A boy. A mysterious girl. A field in the moonlight. And a silver maple.
The moon was shining high in the sky by the time I sneaked out the window. It was in its full form tonight, an orb of light that shut out complete darkness.
I ran quickly, pushing against the strong wind that brought many goose bumps to my arms and legs. It felt good to run, and leaving home meant I was free from my life. The realistic one. The one that I didn’t want to be a part of.
I didn’t spend any time mourning my situation while I was out at night. Night was my escape.
Free. The word felt refreshing on my tongue.
I moved quickly, hoping nobody was able to lay their eyes upon me. Soon I had reached my destination. Eagerly, I took a small stone and threw it at the house I had approached, only so it would lightly tap on her window.
Then I ran.
All the way to the field, as far as my legs would take me. I didn’t stop until I had run the half-mile and was gulping in big tufts of air. I was glad the night was bitter cold.
I sat down on a large root of an maple tree that stuck out of the soft soil. The long green grass glazed with dew was a beautiful under the pearly white moon. I laid back and closed my eyes. The only peace I was able to reach in my life came from this field.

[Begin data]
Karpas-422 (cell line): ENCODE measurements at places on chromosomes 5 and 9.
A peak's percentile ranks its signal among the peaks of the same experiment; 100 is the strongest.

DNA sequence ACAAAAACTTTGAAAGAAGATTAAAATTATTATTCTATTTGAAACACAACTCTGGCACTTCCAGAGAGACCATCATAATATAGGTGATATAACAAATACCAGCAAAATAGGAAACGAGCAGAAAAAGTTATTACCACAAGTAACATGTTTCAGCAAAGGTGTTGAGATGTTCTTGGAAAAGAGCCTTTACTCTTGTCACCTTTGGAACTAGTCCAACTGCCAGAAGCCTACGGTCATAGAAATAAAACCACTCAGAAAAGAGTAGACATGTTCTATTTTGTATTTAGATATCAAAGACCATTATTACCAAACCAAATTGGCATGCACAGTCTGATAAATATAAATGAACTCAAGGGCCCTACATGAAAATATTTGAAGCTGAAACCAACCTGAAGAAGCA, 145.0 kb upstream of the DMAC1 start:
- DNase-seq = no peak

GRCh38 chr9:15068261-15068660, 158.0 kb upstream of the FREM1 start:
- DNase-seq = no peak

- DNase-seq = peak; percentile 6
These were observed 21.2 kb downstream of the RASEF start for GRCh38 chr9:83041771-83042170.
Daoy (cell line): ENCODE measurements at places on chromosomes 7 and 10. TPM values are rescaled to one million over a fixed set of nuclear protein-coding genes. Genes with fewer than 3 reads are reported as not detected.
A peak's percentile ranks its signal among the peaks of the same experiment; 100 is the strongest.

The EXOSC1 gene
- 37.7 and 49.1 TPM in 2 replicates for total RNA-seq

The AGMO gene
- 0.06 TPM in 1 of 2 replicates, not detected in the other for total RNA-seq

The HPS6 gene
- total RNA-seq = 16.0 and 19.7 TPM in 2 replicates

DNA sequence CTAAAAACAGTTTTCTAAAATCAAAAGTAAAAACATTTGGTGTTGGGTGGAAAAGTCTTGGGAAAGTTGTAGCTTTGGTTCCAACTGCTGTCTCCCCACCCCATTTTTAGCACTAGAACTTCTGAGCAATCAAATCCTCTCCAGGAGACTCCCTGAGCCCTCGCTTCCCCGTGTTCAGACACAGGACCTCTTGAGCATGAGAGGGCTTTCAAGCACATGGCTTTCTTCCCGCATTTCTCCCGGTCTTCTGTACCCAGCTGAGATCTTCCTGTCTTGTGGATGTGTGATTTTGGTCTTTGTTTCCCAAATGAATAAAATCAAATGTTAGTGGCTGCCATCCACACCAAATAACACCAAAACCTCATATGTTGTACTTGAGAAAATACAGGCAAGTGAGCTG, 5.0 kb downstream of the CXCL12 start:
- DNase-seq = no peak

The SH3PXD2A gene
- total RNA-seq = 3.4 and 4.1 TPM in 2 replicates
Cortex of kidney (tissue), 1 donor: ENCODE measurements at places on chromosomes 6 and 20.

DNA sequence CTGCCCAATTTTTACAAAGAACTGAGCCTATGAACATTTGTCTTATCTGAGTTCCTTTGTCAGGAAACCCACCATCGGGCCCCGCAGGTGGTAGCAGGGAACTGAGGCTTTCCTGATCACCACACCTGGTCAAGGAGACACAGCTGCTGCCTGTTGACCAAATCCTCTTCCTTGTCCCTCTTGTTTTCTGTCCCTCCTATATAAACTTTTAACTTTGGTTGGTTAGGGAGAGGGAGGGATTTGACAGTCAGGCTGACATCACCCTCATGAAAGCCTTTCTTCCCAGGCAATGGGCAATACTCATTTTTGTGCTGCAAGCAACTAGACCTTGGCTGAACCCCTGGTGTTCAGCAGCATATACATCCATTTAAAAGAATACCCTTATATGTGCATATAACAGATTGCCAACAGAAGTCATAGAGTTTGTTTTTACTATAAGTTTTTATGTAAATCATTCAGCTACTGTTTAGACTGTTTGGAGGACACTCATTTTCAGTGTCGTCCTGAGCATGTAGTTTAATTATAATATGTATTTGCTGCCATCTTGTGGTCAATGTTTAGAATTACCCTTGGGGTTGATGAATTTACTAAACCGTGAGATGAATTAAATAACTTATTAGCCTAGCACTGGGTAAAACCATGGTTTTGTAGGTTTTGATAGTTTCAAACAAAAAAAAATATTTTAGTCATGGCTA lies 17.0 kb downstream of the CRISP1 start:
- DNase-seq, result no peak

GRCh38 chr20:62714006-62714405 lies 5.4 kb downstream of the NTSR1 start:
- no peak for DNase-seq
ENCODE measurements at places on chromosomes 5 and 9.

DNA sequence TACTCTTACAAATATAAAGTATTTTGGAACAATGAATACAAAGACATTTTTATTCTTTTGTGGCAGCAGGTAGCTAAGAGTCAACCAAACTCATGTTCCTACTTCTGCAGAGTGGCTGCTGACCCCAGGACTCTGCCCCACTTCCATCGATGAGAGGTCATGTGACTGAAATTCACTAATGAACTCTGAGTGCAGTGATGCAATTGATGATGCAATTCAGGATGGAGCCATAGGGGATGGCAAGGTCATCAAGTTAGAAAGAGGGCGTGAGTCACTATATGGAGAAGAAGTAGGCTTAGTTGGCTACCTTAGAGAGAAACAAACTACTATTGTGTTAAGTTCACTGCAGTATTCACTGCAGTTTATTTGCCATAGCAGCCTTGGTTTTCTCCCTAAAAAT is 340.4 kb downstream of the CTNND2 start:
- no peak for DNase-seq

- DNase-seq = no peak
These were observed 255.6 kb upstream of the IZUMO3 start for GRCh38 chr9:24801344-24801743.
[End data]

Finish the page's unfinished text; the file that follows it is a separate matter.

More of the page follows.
Only three minutes had passed before I could see the small outline of her body, sauntering up the field at a slow pace. As she came closer, the moon lit up her face, and her eyes twinkled with the same kind of light carelessness I had seen in Carla two years before. She came running when she saw me.
“Hey, Owen,” she smiled as she plopped herself down beside me on the roots of the old tree.
“Hey,” I replied, not laying my eyes on her.
We sat for hours, not talking, just listening. Watching. Though we didn’t talk much, it felt like we were old friends. Leila looked beautiful in the dark of night, her eyes hazel eyes lit up with the bright white light of the moon. Her long, wavy black hair looked silver in the light. The moment I looked over at her, I couldn’t take my eyes off her. Maybe that was why I avoided her gaze.
Just for a moment, she looked at me. Into my eyes. “Owen,” she whispered.
I waited, but she didn’t continue. I looked at her, and realized that she was what her name meant, “dark as night.” In a beautiful way. Her hair, and even her eyes, beautiful hazel eyes, were as dark as night. And she had a soft way of speaking that made you want to laugh and cry at the same time.
“Leila,” I whispered to her.
I lost my voice. I couldn’t say it. But my hand brushed lightly across her chin, and Leila knew what I had meant to say.
She said it for me.
“Owen, how could it be that I’m falling in love with you?” she whispered softly, her eyes locked with mine.
“I don’t know,” I replied, barely audible. “Maybe it’s because you’re not the only one.” After I said it, I wanted to take it back. But Leila didn’t seem to mind that it was corny.
She smiled a small smile, and before I knew it, she was running. And by the time I registered what had happened, she was gone.